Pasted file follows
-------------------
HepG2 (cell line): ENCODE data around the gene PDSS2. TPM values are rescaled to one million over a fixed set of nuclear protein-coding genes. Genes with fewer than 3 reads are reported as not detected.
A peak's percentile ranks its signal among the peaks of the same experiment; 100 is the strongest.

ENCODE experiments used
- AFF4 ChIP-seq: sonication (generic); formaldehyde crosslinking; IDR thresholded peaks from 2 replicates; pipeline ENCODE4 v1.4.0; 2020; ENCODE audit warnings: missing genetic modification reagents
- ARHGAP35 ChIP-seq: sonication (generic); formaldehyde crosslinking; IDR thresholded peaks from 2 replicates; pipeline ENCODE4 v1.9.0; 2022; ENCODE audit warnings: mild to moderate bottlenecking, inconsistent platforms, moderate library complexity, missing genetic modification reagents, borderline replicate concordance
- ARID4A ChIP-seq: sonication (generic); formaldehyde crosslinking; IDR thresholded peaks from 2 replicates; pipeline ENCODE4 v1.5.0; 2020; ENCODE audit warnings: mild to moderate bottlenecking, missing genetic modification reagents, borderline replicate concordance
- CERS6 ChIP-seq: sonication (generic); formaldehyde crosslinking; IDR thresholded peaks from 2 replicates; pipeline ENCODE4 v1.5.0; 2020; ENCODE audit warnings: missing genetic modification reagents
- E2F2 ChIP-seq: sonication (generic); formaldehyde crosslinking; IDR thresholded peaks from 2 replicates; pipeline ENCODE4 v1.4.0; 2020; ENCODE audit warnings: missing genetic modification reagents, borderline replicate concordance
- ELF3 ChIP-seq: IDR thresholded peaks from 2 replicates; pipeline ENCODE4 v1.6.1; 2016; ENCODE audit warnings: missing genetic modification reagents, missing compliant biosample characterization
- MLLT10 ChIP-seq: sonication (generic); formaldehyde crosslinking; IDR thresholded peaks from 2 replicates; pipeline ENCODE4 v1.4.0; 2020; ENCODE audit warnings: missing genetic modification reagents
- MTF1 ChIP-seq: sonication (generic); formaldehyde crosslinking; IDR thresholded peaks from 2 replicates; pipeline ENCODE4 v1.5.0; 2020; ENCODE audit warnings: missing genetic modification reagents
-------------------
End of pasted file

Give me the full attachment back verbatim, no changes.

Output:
HepG2 (cell line): ENCODE data around the gene PDSS2. TPM values are rescaled to one million over a fixed set of nuclear protein-coding genes. Genes with fewer than 3 reads are reported as not detected.
A peak's percentile ranks its signal among the peaks of the same experiment; 100 is the strongest.

ENCODE experiments used
- AFF4 ChIP-seq: sonication (generic); formaldehyde crosslinking; IDR thresholded peaks from 2 replicates; pipeline ENCODE4 v1.4.0; 2020; ENCODE audit warnings: missing genetic modification reagents
- ARHGAP35 ChIP-seq: sonication (generic); formaldehyde crosslinking; IDR thresholded peaks from 2 replicates; pipeline ENCODE4 v1.9.0; 2022; ENCODE audit warnings: mild to moderate bottlenecking, inconsistent platforms, moderate library complexity, missing genetic modification reagents, borderline replicate concordance
- ARID4A ChIP-seq: sonication (generic); formaldehyde crosslinking; IDR thresholded peaks from 2 replicates; pipeline ENCODE4 v1.5.0; 2020; ENCODE audit warnings: mild to moderate bottlenecking, missing genetic modification reagents, borderline replicate concordance
- CERS6 ChIP-seq: sonication (generic); formaldehyde crosslinking; IDR thresholded peaks from 2 replicates; pipeline ENCODE4 v1.5.0; 2020; ENCODE audit warnings: missing genetic modification reagents
- E2F2 ChIP-seq: sonication (generic); formaldehyde crosslinking; IDR thresholded peaks from 2 replicates; pipeline ENCODE4 v1.4.0; 2020; ENCODE audit warnings: missing genetic modification reagents, borderline replicate concordance
- ELF3 ChIP-seq: IDR thresholded peaks from 2 replicates; pipeline ENCODE4 v1.6.1; 2016; ENCODE audit warnings: missing genetic modification reagents, missing compliant biosample characterization
- MLLT10 ChIP-seq: sonication (generic); formaldehyde crosslinking; IDR thresholded peaks from 2 replicates; pipeline ENCODE4 v1.4.0; 2020; ENCODE audit warnings: missing genetic modification reagents
- MTF1 ChIP-seq: sonication (generic); formaldehyde crosslinking; IDR thresholded peaks from 2 replicates; pipeline ENCODE4 v1.5.0; 2020; ENCODE audit warnings: missing genetic modification reagents